Health Care Workforce
Wed July 23, 2014
The Number Of Health Care Workers With Low Education Levels Is Rising ― But Their Wages Aren't
About half of the health care workers in the St. Louis area have less than a bachelor's degree.
The number of health care workers with lower levels of education is on the rise here but for the most part, their salaries are not.
That puts the St. Louis region in line with the national trend, according to a new report released on Thursday by the Brookings Metropolitan Policy Program.
The analysis relied on U.S. census data from the 100 largest metro areas, including St. Louis. The researchers found that most health care workers with an associate degree or less are employed in one of ten occupations, so the report focused on those. They are:
- Nursing, psychiatric and home health aides
- Registered nurses
- Personal care aides
- Licensed practical and licensed vocational nurses
- Health practitioner support technologists and technicians
- Medical assistants
- Dental assistants
- Diagnostic related technologists and technicians
- Clinical laboratory technologists and technicians
- Emergency medical technicians and paramedics
You can find a detailed description of each job category in Appendix A of the Brookings report (it starts on p.20).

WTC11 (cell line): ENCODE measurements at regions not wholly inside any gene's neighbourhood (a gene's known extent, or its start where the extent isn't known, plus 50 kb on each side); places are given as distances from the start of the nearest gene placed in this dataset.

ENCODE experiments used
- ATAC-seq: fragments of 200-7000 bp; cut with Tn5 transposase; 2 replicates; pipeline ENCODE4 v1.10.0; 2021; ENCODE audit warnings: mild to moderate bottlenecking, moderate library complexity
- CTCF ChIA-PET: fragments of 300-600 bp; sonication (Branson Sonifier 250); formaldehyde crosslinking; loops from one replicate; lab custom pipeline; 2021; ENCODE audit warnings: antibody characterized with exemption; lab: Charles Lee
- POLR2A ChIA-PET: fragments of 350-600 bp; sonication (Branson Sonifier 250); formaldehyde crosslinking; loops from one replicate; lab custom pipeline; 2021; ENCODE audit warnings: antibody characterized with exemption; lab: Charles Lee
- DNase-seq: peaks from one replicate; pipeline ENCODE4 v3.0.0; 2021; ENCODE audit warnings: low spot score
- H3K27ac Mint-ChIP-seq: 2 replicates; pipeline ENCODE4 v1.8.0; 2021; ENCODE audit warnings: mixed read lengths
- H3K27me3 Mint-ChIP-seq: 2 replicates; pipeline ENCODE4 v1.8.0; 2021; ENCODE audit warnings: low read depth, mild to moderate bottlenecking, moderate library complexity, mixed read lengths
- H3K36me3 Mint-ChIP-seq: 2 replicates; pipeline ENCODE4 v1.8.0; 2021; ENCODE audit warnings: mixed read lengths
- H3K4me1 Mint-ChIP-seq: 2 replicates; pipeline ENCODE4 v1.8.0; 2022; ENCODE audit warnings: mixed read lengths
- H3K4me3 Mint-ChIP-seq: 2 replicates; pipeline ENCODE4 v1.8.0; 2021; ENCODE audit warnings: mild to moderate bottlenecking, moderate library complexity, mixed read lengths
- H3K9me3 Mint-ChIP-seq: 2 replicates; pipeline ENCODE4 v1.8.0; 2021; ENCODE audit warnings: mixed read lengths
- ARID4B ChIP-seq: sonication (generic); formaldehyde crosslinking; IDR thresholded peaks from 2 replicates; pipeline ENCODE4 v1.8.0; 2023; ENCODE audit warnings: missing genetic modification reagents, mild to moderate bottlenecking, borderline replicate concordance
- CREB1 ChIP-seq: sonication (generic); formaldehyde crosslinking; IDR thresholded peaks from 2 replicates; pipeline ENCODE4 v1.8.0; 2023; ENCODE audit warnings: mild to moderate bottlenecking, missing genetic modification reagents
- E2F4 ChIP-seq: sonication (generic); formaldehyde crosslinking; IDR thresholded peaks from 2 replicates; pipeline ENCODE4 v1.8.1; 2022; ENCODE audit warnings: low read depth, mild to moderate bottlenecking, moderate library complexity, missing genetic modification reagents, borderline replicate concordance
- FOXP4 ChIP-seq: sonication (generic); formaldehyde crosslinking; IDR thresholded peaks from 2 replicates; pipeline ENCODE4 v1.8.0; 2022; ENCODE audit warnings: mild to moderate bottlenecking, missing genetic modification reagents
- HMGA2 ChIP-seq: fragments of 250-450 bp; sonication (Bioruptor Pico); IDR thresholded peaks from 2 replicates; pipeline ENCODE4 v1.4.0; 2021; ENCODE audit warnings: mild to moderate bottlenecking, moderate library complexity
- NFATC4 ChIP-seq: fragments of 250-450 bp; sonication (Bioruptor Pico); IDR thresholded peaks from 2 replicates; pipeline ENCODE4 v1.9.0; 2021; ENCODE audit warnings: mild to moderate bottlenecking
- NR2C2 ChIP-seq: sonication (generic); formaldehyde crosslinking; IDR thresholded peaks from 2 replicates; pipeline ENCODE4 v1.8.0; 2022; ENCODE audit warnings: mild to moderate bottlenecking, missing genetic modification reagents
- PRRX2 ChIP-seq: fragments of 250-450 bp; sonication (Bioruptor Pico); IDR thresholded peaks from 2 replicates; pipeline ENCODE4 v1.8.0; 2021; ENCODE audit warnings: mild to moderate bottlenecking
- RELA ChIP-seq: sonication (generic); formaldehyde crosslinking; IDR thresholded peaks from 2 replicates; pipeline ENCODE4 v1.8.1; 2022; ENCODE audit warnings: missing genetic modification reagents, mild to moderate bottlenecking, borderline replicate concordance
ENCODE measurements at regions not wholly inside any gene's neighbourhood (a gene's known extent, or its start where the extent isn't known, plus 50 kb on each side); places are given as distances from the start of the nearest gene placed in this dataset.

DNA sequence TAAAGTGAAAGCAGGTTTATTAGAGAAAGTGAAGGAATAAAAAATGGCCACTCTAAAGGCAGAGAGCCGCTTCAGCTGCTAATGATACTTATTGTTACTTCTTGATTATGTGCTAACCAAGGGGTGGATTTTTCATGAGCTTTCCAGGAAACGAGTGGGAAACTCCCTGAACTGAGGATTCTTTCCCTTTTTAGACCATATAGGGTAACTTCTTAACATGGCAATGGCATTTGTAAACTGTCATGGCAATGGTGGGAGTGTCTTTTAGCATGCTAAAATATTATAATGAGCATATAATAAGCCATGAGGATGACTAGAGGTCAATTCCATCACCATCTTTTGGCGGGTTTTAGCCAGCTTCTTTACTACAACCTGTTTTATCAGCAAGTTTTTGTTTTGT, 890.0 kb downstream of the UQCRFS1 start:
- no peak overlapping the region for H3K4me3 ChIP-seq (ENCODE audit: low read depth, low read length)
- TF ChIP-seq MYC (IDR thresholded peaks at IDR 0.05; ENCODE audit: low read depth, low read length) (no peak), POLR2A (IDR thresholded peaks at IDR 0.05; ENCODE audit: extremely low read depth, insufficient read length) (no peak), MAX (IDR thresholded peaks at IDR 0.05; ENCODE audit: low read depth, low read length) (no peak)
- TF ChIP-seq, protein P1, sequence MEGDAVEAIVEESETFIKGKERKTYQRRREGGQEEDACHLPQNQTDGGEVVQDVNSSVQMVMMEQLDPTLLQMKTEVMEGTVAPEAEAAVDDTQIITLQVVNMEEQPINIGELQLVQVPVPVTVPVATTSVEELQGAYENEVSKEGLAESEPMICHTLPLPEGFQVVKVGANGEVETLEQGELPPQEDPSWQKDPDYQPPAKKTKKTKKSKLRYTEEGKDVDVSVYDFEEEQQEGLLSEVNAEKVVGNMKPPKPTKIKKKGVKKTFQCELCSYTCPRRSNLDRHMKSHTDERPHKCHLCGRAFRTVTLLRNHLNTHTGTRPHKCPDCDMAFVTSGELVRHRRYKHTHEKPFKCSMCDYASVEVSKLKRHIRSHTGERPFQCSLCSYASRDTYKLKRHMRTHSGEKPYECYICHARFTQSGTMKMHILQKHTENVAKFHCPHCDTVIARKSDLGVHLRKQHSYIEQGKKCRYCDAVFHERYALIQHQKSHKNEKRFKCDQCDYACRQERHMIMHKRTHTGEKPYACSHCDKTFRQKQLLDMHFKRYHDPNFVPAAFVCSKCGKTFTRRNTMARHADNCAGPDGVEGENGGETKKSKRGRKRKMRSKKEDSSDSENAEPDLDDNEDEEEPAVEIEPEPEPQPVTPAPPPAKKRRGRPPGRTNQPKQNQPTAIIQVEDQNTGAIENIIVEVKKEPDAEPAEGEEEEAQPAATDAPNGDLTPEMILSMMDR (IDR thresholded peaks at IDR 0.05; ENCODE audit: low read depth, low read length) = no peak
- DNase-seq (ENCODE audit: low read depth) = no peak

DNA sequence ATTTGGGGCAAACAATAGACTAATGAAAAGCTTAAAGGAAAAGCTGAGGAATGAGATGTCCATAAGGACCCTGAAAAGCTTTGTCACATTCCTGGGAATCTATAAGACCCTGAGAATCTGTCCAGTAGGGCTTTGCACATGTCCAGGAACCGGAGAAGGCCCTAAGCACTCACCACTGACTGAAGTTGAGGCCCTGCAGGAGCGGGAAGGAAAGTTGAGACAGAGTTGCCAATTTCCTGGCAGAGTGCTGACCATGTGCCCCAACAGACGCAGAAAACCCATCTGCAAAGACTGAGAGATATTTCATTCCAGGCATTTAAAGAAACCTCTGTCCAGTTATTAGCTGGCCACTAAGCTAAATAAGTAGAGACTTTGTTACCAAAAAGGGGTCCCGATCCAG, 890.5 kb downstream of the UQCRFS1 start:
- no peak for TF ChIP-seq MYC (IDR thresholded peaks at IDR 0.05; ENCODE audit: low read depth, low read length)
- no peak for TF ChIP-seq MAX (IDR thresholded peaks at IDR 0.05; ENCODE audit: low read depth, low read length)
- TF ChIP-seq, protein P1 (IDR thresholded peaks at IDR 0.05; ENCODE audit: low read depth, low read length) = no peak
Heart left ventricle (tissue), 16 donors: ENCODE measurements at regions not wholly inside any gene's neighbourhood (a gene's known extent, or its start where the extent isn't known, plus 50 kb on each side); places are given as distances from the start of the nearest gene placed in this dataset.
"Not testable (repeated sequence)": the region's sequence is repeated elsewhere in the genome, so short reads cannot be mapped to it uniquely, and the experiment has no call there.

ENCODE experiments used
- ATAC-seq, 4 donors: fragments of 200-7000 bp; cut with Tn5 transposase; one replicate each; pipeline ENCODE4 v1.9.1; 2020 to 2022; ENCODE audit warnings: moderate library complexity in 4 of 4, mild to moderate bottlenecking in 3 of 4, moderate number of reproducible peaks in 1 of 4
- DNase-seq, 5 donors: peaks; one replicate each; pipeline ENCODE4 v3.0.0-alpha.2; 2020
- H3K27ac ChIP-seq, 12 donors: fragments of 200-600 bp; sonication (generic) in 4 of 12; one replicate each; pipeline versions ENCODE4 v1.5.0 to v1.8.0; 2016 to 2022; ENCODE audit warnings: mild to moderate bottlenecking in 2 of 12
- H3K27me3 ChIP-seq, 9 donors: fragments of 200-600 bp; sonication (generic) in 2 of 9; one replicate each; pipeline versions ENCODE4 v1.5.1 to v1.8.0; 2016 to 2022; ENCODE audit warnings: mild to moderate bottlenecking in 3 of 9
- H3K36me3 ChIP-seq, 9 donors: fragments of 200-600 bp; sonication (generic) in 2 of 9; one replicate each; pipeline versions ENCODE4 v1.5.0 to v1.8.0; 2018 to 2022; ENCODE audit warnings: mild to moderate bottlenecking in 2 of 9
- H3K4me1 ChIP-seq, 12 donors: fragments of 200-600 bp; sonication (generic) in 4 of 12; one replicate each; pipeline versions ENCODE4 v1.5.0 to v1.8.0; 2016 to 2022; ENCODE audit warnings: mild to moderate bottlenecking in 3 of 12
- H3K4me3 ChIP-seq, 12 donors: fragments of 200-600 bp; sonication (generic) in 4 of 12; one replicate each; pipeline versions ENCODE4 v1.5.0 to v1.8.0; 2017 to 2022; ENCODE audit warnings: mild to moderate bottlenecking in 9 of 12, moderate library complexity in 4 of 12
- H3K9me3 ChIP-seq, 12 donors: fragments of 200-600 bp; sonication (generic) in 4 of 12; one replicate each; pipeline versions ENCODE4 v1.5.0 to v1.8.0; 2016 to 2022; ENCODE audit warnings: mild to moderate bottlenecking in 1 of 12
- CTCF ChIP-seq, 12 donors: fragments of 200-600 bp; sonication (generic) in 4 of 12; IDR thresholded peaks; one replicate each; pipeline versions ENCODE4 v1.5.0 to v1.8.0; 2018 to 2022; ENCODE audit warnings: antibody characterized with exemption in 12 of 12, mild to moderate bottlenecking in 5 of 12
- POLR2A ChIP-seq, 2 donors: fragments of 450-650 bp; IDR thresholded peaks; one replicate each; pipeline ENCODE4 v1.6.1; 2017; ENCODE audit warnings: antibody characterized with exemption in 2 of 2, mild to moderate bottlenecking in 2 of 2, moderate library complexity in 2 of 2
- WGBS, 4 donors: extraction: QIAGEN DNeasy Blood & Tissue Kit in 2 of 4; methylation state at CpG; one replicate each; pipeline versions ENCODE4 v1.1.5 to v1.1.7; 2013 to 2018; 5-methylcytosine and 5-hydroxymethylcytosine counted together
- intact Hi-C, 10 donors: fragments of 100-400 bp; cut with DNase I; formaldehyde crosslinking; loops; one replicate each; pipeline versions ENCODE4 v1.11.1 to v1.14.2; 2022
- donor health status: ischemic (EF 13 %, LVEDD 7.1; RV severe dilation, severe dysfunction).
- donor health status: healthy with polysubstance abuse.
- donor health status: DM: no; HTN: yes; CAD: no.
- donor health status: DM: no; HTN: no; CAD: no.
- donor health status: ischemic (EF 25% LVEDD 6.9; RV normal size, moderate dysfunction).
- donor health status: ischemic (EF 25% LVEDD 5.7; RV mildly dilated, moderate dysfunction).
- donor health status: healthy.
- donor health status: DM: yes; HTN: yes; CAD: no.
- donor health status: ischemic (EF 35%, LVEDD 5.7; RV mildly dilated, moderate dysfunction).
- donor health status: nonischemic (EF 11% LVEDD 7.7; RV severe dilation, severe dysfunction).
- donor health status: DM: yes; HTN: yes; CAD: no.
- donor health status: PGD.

The report's lead author, Brookings fellow Martha Ross, said health care workers with the least education ― such as personal care aides, and home health aides ― also tend to have the lowest wages.
"Many of these workers are in the working poor category, meaning that they earn less than 200 percent of the federal poverty level,” Ross said.
Ross said in St. Louis, almost one-third of health care workers with less than a bachelor’s degree fell into the “working poor” category, based on their household income. For a family of four in 2011, that meant earning less than $44,700.
According to the report, the number of jobs held by St. Louis health care workers with less than a bachelor's degree rose by 23 percent in the decade starting in 2000, half the nationwide increase of 46 percent.
Karen Roth is the director of research for the St. Louis Area Business Health Coalition, an advocacy group that wasn't involved in the Brookings report. Roth was struck by one of the findings in particular: some of the occupations with the largest job growth also saw the biggest decline in earnings.
For example, over the past decade, the number of personal care aides with less than a bachelor's degree almost tripled nationwide and almost doubled in St. Louis. Nationally, their median wages fell by 7 percent. In St. Louis, that decrease was 25 percent. "That concerned me," Roth said.
Roth said when jobs have low wages but lots of responsibilities, that leads to high turnover rates, "something that has plagued the medical profession for a long time," and can lead to poor health care outcomes.
Follow Véronique LaCapra on Twitter: @KWMUScience